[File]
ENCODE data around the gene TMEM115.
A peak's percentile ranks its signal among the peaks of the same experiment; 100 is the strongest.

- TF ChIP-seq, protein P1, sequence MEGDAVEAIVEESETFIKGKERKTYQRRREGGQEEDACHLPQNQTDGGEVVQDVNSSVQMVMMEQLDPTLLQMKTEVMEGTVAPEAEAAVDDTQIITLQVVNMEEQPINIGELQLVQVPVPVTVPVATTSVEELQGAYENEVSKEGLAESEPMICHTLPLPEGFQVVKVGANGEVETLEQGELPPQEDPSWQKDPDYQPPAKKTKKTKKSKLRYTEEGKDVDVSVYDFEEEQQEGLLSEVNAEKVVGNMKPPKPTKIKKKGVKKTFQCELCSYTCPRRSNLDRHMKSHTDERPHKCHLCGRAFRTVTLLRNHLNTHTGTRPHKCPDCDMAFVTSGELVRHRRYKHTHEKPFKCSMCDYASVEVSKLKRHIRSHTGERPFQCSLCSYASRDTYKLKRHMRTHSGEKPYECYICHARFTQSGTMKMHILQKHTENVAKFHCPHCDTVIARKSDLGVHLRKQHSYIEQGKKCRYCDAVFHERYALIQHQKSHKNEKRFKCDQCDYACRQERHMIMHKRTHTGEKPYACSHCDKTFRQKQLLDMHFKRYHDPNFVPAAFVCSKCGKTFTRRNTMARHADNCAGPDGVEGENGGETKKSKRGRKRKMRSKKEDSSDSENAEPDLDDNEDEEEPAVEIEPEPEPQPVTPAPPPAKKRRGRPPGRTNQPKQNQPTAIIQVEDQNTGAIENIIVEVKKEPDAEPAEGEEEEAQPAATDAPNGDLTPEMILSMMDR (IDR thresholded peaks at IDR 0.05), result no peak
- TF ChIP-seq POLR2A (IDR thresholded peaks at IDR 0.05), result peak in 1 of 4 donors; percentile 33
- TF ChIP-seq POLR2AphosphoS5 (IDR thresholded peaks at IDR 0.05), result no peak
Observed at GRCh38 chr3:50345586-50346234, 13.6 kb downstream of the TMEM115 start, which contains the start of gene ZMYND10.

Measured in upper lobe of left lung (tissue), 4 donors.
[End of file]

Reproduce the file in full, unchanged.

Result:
ENCODE data around the gene TMEM115.
A peak's percentile ranks its signal among the peaks of the same experiment; 100 is the strongest.

- TF ChIP-seq, protein P1, sequence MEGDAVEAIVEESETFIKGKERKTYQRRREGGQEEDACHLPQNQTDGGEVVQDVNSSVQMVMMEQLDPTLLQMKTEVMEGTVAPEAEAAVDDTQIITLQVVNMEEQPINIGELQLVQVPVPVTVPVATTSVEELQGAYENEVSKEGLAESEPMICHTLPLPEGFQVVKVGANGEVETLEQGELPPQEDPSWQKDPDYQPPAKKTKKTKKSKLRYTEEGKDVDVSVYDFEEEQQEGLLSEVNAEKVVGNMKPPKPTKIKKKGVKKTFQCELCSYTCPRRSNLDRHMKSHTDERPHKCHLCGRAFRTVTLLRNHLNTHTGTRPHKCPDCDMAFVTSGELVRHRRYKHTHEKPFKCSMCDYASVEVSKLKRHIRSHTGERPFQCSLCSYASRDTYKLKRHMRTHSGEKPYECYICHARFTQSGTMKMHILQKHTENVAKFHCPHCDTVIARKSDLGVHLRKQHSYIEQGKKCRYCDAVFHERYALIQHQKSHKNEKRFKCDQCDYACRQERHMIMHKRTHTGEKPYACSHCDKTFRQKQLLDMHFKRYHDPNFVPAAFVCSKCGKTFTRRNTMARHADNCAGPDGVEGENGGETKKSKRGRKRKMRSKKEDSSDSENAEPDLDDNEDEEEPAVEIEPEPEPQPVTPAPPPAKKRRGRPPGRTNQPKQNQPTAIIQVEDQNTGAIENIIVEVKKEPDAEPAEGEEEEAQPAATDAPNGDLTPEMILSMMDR (IDR thresholded peaks at IDR 0.05), result no peak
- TF ChIP-seq POLR2A (IDR thresholded peaks at IDR 0.05), result peak in 1 of 4 donors; percentile 33
- TF ChIP-seq POLR2AphosphoS5 (IDR thresholded peaks at IDR 0.05), result no peak
Observed at GRCh38 chr3:50345586-50346234, 13.6 kb downstream of the TMEM115 start, which contains the start of gene ZMYND10.

Measured in upper lobe of left lung (tissue), 4 donors.